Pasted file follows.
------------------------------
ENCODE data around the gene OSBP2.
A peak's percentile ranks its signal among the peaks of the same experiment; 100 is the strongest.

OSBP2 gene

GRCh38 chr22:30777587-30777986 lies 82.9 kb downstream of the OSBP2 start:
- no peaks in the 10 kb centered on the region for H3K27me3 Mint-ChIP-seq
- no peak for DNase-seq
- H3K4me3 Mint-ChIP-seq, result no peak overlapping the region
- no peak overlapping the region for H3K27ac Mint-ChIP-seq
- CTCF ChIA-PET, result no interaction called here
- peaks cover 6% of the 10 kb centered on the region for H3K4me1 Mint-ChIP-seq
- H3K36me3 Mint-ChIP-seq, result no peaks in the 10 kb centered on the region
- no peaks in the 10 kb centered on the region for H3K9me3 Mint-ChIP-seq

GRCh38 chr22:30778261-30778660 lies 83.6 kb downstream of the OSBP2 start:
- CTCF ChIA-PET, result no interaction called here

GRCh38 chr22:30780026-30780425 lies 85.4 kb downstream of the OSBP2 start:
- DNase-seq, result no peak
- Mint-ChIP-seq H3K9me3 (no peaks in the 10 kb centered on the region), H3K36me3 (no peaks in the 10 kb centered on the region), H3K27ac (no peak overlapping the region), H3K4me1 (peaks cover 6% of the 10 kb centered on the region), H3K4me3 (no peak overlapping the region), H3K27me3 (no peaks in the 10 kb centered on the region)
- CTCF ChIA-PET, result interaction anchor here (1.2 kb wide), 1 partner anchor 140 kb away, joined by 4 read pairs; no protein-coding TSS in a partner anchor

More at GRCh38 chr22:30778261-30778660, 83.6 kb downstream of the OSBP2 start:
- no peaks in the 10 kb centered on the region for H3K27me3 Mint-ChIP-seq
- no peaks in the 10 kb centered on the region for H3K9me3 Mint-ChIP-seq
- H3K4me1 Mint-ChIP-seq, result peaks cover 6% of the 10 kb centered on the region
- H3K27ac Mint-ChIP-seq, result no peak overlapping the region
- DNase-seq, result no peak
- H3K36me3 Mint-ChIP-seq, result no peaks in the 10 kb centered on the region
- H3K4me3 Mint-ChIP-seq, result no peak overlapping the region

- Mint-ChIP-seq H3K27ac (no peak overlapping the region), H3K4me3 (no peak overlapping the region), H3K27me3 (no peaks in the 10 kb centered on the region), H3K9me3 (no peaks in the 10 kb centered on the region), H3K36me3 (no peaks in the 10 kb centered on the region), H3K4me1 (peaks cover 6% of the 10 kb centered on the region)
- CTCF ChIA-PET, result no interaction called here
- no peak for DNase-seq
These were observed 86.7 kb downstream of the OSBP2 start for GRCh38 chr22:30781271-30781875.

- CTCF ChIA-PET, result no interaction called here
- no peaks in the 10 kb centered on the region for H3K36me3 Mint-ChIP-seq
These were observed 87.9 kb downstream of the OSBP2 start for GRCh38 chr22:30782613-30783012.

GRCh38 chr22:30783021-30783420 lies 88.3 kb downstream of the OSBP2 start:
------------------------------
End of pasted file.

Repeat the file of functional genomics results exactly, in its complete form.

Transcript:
ENCODE data around the gene OSBP2.
A peak's percentile ranks its signal among the peaks of the same experiment; 100 is the strongest.

OSBP2 gene

GRCh38 chr22:30777587-30777986 lies 82.9 kb downstream of the OSBP2 start:
- no peaks in the 10 kb centered on the region for H3K27me3 Mint-ChIP-seq
- no peak for DNase-seq
- H3K4me3 Mint-ChIP-seq, result no peak overlapping the region
- no peak overlapping the region for H3K27ac Mint-ChIP-seq
- CTCF ChIA-PET, result no interaction called here
- peaks cover 6% of the 10 kb centered on the region for H3K4me1 Mint-ChIP-seq
- H3K36me3 Mint-ChIP-seq, result no peaks in the 10 kb centered on the region
- no peaks in the 10 kb centered on the region for H3K9me3 Mint-ChIP-seq

GRCh38 chr22:30778261-30778660 lies 83.6 kb downstream of the OSBP2 start:
- CTCF ChIA-PET, result no interaction called here

GRCh38 chr22:30780026-30780425 lies 85.4 kb downstream of the OSBP2 start:
- DNase-seq, result no peak
- Mint-ChIP-seq H3K9me3 (no peaks in the 10 kb centered on the region), H3K36me3 (no peaks in the 10 kb centered on the region), H3K27ac (no peak overlapping the region), H3K4me1 (peaks cover 6% of the 10 kb centered on the region), H3K4me3 (no peak overlapping the region), H3K27me3 (no peaks in the 10 kb centered on the region)
- CTCF ChIA-PET, result interaction anchor here (1.2 kb wide), 1 partner anchor 140 kb away, joined by 4 read pairs; no protein-coding TSS in a partner anchor

More at GRCh38 chr22:30778261-30778660, 83.6 kb downstream of the OSBP2 start:
- no peaks in the 10 kb centered on the region for H3K27me3 Mint-ChIP-seq
- no peaks in the 10 kb centered on the region for H3K9me3 Mint-ChIP-seq
- H3K4me1 Mint-ChIP-seq, result peaks cover 6% of the 10 kb centered on the region
- H3K27ac Mint-ChIP-seq, result no peak overlapping the region
- DNase-seq, result no peak
- H3K36me3 Mint-ChIP-seq, result no peaks in the 10 kb centered on the region
- H3K4me3 Mint-ChIP-seq, result no peak overlapping the region

- Mint-ChIP-seq H3K27ac (no peak overlapping the region), H3K4me3 (no peak overlapping the region), H3K27me3 (no peaks in the 10 kb centered on the region), H3K9me3 (no peaks in the 10 kb centered on the region), H3K36me3 (no peaks in the 10 kb centered on the region), H3K4me1 (peaks cover 6% of the 10 kb centered on the region)
- CTCF ChIA-PET, result no interaction called here
- no peak for DNase-seq
These were observed 86.7 kb downstream of the OSBP2 start for GRCh38 chr22:30781271-30781875.

- CTCF ChIA-PET, result no interaction called here
- no peaks in the 10 kb centered on the region for H3K36me3 Mint-ChIP-seq
These were observed 87.9 kb downstream of the OSBP2 start for GRCh38 chr22:30782613-30783012.

GRCh38 chr22:30783021-30783420 lies 88.3 kb downstream of the OSBP2 start: